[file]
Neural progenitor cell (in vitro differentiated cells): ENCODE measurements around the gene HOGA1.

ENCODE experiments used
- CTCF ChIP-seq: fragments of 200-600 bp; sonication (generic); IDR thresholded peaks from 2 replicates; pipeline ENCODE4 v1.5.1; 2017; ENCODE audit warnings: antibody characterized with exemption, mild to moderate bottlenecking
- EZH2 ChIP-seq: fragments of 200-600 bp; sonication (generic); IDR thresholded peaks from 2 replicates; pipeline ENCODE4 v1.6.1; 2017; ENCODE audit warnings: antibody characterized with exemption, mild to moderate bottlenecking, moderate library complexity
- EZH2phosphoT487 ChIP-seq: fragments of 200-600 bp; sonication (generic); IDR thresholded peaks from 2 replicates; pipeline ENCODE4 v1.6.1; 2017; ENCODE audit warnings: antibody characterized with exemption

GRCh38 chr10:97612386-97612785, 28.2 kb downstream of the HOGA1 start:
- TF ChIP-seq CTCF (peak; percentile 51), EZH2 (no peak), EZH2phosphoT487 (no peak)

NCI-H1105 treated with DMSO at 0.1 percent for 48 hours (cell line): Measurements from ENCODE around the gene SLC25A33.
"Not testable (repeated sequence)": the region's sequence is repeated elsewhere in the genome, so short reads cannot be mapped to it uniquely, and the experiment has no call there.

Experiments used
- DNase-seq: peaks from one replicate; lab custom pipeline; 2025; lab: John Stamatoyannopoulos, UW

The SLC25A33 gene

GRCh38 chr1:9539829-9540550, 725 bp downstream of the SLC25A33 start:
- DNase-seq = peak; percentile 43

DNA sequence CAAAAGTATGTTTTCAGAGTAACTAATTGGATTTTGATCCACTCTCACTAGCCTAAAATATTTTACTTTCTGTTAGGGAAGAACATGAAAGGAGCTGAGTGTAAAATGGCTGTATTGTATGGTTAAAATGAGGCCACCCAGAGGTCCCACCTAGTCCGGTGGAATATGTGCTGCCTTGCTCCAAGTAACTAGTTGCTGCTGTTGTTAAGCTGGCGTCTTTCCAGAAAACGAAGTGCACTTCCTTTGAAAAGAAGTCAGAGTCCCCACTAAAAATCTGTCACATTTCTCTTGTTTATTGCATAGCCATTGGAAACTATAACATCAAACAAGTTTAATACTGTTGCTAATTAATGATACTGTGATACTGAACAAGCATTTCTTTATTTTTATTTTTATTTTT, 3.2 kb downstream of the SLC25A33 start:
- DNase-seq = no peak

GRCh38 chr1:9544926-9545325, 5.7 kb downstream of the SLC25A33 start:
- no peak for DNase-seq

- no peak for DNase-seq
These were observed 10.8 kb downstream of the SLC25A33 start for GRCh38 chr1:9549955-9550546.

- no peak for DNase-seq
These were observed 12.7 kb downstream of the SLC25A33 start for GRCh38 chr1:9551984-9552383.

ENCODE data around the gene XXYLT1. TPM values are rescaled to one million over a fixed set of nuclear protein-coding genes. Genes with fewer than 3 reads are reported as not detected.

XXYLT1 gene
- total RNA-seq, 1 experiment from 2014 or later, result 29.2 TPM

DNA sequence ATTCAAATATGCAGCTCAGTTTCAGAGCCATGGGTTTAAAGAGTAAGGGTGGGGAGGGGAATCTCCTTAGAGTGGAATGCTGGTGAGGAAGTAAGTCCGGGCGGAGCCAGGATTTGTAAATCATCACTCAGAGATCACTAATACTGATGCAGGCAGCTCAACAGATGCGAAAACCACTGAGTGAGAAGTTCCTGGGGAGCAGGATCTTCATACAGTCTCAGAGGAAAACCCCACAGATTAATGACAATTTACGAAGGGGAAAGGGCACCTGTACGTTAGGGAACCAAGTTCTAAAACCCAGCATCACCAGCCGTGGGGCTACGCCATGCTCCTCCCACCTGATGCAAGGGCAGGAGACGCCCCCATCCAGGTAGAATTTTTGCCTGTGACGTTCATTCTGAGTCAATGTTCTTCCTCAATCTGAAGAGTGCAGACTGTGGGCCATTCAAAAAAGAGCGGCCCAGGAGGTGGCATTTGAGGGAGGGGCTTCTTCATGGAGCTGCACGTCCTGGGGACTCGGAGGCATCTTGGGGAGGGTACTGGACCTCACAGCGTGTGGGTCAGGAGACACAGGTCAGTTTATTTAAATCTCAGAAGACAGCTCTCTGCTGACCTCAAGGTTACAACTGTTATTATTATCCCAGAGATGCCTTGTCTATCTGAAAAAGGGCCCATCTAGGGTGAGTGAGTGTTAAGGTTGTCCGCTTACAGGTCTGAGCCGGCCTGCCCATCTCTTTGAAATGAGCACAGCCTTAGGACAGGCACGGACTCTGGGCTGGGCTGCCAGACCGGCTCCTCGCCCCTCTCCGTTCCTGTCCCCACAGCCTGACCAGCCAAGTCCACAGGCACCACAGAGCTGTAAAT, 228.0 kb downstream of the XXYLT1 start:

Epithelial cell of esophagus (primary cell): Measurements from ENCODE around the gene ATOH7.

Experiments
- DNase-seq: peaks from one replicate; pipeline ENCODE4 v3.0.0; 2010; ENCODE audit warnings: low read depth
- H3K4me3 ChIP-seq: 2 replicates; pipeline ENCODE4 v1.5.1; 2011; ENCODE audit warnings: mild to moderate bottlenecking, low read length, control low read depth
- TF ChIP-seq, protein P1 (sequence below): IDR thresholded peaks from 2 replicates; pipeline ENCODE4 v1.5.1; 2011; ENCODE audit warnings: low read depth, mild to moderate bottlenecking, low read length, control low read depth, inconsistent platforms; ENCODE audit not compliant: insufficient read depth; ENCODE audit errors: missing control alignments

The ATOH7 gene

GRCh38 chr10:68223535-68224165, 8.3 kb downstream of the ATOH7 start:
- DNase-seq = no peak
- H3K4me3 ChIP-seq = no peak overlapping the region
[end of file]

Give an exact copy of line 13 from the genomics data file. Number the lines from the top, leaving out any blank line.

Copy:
GRCh38 chr1:9539829-9540550, 725 bp downstream of the SLC25A33 start: